But back then, it was a difficult method to use as the contours need to be consistent. If the contours are uneven, they won’t be as effective because they could end up creating areas where water pools. Now, agriculturalists can use precision farming technologies, including laser systems and GPS, to map out contours.
The bigger problem for established vineyards, however, is that the switch to contouring means pulling out all their vines. In addition to plant loss, that land is out of production for the duration of the work.
“Contouring is probably one of the cheapest [methods] that you use in agriculture to help control erosion and control runoff.” – Allen Thompson, University of Missouri
In Chile’s Maule Valley, Santa Rosa de Lavaderos grows Cabernet Sauvignon, Syrah, Carmenère, and País using organic methods. Winemaker Paul Mc Rostie, who uses the grapes to make Kodkod Wines, says that some of the vines are planted using contouring for water control.
One drawback, Mc Rostie points out, is that the trellis system—vertical shoot positioning—is less stable because the wires are also curved along the contour instead of pulled straight as they would be in a conventional straight row. “The farm workers don’t like it very much,” he says. “It needs some fixing and reinforcement and you have to be more careful or you break the poles in between.” Cosmo uses a double arched cane trellising system at Bellenda, but according to Thompson, there isn’t an optimal trellis system for contour farming.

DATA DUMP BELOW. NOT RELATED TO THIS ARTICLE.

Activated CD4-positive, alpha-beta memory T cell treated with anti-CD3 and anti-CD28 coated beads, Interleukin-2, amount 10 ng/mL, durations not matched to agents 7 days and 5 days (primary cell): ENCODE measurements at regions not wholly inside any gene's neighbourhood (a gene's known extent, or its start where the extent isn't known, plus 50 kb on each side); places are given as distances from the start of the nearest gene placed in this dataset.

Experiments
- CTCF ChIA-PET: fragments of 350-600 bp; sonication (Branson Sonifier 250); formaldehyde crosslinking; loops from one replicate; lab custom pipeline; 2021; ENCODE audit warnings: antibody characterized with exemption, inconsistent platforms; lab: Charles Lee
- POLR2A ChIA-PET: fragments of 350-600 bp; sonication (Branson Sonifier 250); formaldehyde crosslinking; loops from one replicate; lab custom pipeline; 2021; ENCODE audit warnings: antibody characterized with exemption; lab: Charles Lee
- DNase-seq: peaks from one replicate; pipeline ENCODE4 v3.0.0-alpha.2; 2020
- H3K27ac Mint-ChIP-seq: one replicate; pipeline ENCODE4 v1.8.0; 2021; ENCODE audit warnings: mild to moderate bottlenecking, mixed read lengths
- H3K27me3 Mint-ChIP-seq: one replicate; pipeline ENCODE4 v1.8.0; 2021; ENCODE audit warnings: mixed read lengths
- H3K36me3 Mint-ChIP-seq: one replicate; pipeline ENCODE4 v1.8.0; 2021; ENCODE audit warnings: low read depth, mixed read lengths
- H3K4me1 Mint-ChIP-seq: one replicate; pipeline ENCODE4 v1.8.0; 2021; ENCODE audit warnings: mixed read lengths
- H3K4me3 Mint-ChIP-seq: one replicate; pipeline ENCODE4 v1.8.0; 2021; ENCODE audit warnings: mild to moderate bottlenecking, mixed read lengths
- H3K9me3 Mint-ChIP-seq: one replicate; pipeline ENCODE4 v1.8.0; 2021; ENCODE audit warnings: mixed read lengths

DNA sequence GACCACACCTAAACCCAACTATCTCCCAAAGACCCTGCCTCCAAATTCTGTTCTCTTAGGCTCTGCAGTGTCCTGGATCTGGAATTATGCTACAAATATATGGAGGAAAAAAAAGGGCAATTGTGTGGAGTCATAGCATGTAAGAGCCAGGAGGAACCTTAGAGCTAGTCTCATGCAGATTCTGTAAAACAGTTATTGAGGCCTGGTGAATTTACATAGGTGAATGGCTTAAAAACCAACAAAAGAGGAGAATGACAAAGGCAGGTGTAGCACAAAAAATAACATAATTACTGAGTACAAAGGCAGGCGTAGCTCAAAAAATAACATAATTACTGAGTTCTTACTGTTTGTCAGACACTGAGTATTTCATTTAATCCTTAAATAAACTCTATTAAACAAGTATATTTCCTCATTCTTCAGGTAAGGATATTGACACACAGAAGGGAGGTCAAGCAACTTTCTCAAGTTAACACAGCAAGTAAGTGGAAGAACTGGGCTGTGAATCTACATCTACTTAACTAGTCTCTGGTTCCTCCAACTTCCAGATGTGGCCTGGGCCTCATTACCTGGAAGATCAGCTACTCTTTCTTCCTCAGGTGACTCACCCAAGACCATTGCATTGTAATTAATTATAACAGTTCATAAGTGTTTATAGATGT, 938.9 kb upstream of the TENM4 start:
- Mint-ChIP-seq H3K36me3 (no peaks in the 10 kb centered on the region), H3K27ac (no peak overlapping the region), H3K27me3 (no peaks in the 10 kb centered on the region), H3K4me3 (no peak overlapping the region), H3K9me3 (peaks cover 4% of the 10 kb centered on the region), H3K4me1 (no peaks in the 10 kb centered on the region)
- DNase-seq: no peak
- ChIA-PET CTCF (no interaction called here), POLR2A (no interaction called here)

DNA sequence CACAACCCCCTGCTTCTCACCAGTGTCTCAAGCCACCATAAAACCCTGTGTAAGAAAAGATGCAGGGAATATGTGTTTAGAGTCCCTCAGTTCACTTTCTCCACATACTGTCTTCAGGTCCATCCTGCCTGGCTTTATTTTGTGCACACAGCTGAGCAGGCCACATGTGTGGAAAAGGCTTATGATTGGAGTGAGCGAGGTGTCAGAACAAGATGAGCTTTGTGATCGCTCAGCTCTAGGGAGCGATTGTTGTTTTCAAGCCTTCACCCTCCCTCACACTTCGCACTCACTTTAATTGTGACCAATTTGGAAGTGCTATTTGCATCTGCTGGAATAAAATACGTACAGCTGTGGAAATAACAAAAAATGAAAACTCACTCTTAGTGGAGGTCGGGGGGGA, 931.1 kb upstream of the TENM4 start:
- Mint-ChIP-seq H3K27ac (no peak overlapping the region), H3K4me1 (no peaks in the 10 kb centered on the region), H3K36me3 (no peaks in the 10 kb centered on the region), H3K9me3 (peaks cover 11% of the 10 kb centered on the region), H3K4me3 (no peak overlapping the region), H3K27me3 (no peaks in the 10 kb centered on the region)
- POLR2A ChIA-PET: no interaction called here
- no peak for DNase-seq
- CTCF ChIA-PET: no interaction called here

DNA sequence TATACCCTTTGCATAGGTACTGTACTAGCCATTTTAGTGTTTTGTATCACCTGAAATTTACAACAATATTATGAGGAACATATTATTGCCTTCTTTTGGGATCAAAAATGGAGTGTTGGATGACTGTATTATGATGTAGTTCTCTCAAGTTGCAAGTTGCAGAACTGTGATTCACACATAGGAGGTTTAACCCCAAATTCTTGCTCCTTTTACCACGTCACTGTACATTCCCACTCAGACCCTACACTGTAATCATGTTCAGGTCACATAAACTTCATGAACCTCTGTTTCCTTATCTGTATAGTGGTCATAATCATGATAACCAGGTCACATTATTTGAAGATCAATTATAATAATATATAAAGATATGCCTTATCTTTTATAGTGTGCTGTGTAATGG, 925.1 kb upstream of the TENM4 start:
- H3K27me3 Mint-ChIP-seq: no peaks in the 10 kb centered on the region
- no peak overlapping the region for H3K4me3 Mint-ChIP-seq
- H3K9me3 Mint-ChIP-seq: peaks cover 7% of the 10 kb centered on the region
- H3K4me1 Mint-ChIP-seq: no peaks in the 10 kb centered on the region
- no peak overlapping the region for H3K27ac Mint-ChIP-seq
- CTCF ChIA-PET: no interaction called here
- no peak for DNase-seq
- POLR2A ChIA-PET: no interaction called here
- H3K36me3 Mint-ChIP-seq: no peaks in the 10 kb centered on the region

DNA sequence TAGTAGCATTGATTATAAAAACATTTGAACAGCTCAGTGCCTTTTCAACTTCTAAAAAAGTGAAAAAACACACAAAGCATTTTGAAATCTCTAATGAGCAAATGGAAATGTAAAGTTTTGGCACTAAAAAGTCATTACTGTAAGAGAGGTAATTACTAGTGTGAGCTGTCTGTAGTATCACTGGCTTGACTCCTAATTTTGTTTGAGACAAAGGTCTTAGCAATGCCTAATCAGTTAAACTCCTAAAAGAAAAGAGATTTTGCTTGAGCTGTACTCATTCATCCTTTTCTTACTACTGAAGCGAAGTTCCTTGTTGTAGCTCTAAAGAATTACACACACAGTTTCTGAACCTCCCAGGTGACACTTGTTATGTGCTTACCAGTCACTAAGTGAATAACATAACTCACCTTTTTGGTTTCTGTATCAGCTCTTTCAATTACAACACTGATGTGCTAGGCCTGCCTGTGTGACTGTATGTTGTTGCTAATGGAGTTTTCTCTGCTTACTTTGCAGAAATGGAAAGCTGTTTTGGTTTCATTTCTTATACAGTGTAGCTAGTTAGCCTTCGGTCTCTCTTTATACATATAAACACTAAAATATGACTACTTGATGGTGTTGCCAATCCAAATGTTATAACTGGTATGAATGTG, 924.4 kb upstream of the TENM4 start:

Contouring as Part of Sustainable Practices
Owner and viticulturist Johan Reyneke says that Reyneke Wines in Stellenbosch, South Africa, moved to organic and biodynamic farming practices in 2000. For Reyneke, it’s important to use sustainable and regenerative farming practices to counteract climate change.
They build contours—furrows two to three meters wide with a very gentle slope—at the end of their vine rows to harvest water runoff (which is redirected to farm dams) and to prevent soil erosion. The vines are planted between the contours, unless the slope is too steep. In those cases, they maintain wilderness areas instead.
The contours also act as biodiversity corridors. By planting endemic flora at the bottom wall of the contours, they create a habitat for animals and a kind highway system on their farm. “If you’re a mouse or a porcupine, you can run across the entire farm without leaving the safety of your natural environment,” says Reyneke. “It’s a bit like the concept of the English hedgerows of olden times.”
Combining contouring with grasses or cover crops is a good approach, says Thompson, because the vegetation helps keep soil in place and will also maintain the contours. Mc Rostie also recommends contouring as a complement to cover crops and other methods of soil protection.
Corso agrees that grasses are a very effective method of protecting soil, which they also do in concert with contouring. They noticed erosion under the vines during rainy springs, so now they only cut the grass sporadically. “I travel quite a lot and I still see that in many countries there is a lot of work under the vineyard, so no grass at all,” he says.”I think that is something that should change in the future.”
One of the challenges of being part of a UNESCO site is that Bellenda can’t change anything without permission. But they’re continuing to experiment with contouring at more of their vineyards. Cosmo knows of other producers in the region doing the same, even though contour farming, he says, “wasn’t in our tradition in the past.”
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Danielle Beurteaux is a writer whose work has appeared in many outlets, including The New York Times, Eos, Scientific American, and Wine Enthusiast. She also has a Level 2 WSET Award in Wines.